Located near the Atwater market, the Atwater tunnel in Montreal runs under the Lachine Canal, linking downtown Montreal to the borough of Verdun and Highway 15....
Located near the Atwater market, the Atwater tunnel in Montreal runs under the Lachine Canal, linking downtown Montreal to the borough of Verdun and Highway 15.
The tunnel is 240 metres long and consists of two tunnel tubes, each with two lanes and a sidewalk. The structure was built in 1952, half a century ago, and since then has only had minor repairs.
Groupe Sguin was retained by the city of Montreal in 2000 to assess the tunnel and draw up plans for restoring it.
There were many technical challenges. The project cost $20 million, but this was was less than one third of the cost of building a completely new structure.
Various techniques in concrete were used to repair the structure and make it resistant to corrosion from de-icing salts. Most of the concrete surface up to 10 cm deep was replaced with a new high performance concrete. Shotcrete was used on the ceiling. Zinc sacrificial anodes were added to remove sodium chloride ions from the rebar. The anodes reduce the localized corrosion of the reinforcing steel and extend the life of the concrete patch repair for 20 years.
The engineers incorporated new safety features, such as adding a sill to the base of the sidewalk railings, and a collision absorber at the base of the portals to the tunnel. They specified new pumping equipment to cope with stormwater flooding and infiltration from the canal. The existing piping that was still in good condition was used to collect rainwater and divert it to the sewer system rather than into the Lachine Canal, thus helping to meet stringent environmental standards.
LED and HPS lighting system
The tunnel lighting had to be completely redefined to conform with today’s lighting standards. Groupe Sguin suggested using a new and innovative system of light-emitting diode, or LED, technology that has been developed by a young Quebec manufacturer, Dellux Technologies. LED lighting is better known in variable message display lighting. It requires little maintenance and gives high energy savings.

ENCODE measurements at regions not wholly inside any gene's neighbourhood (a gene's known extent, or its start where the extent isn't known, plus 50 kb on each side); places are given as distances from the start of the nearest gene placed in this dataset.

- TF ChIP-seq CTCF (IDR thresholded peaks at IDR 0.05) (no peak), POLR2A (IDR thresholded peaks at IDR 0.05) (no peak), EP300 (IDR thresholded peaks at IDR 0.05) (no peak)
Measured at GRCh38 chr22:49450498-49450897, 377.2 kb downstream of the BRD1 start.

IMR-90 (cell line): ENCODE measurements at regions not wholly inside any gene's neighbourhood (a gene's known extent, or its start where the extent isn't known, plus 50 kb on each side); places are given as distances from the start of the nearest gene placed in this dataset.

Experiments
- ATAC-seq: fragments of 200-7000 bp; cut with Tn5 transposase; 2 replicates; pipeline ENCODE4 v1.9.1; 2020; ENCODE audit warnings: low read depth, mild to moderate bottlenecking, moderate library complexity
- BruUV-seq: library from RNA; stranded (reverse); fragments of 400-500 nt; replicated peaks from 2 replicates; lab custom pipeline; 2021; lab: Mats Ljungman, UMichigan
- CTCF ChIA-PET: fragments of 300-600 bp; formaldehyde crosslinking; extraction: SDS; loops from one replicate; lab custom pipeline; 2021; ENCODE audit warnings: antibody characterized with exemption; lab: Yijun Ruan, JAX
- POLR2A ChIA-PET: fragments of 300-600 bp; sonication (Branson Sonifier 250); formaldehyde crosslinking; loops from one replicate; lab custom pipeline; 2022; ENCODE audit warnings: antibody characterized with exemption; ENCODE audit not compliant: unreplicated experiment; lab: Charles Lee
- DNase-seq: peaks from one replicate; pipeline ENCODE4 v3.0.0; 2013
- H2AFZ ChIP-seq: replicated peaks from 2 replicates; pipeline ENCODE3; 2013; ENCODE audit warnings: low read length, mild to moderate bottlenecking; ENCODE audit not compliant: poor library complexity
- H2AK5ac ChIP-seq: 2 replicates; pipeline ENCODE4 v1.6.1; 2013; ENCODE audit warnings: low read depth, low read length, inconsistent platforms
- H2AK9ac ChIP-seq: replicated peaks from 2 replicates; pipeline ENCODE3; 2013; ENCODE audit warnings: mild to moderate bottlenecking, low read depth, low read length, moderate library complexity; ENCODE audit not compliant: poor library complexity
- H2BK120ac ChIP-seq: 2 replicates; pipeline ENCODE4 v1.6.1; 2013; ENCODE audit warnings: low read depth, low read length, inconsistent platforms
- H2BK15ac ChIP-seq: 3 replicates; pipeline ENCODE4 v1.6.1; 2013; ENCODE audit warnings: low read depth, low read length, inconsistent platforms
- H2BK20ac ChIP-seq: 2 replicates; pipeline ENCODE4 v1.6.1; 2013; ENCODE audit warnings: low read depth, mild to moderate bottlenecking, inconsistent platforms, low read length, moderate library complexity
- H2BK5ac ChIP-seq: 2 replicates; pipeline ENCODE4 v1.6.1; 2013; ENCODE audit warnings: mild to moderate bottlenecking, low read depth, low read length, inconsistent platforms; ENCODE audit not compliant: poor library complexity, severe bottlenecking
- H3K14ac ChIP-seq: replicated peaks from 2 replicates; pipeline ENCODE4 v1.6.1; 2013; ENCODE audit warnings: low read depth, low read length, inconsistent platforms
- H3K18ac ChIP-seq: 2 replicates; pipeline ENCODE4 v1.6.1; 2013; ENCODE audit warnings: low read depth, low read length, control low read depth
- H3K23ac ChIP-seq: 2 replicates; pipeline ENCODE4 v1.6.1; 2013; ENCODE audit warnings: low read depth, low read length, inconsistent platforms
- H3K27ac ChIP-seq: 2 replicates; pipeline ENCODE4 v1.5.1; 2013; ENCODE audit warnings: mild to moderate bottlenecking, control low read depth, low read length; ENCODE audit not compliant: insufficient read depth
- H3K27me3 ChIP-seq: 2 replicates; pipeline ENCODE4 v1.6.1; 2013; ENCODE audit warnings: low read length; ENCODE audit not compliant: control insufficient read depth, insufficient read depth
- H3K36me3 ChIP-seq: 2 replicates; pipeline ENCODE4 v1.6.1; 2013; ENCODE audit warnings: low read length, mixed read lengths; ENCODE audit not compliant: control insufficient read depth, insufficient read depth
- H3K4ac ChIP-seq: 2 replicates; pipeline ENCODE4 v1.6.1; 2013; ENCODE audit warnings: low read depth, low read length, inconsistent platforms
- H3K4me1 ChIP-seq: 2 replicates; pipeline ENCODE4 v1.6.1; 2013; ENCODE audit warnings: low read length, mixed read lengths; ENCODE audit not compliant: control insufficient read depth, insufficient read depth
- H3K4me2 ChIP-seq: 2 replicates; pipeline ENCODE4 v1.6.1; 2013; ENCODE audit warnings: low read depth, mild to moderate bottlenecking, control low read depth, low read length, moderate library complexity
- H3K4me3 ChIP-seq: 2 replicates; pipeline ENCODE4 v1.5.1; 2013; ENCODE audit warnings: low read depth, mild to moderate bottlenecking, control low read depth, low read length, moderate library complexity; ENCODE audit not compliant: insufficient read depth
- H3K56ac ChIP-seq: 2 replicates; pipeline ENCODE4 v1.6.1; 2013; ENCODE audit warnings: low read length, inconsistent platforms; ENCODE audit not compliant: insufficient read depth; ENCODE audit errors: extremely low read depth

The LED lights function continuously 24 hours a day. In the interior zone, which is half the tunnel’s length, the system provides the required two candelas of illumination per square metre at night and the required four candelas per square metre during the day.
However, in tunnel lighting, higher luminance levels are required at the entrances during daylight hours in order to avoid drivers being blinded by the sudden change as they move from bright daylight. The solution at these transition zones was to use a hybrid system during daylight hours that incorporates high-pressure sodium lamps to supplement the LED lighting.
The LED luminaires in the tunnel have a 130,000-hour life, which means it should be 15 years before they need replacing. The lamps are so efficient they consume only 7.5% of the energy drawn by the entire lighting system. They are installed on the ceiling, 4 metres above the roadway, spaced about 3.7 metres across to correspond to the centre of each traffic lane. The sidewalks are lit by asymmetrically arranged high-pressure sodium type III lamps.
LED luminaires are intelligent devices that self-report their conditions to the control system. Parameters like internal temperature, LED age statistics and power consumption are transmitted and used by the controller to calculate the required light output. The system can detect high levels of dust deposits, for example, and promptly readjust the intensity of the LED luminaires. The high-pressure sodium lamps are also linked to the control system by current sensors. This allows the system to detect, any power deficiency in the lamp circuits and alert tunnel authorities if relamping is required.
The Atwater tunnel is the first in the world to be equipped with an intelligent lighting system controlling both LED luminaires and high-pressure sodium lamps with current sensors. The city of Montreal has since decided to install LED luminaires in two more tunnels, Saint-Marc and du Fort.
Owner/Client: City of Montreal
Prime consultant: Group Sguin Socit d’Ingenierie, Montreal (Rene Sguin, ing., Gino Lanni, ing., Richard Marchand, ing., Alain Deroy, tech., Hubert Dubois, ing., Jean-Marie Tardif, tech., Denis Thivierge, ing., Francois Frigon, ing., Claude Ladouceur, tech.)
Contractor: Construction Concordia
Other key players: Dellux Technologies (LED lighting)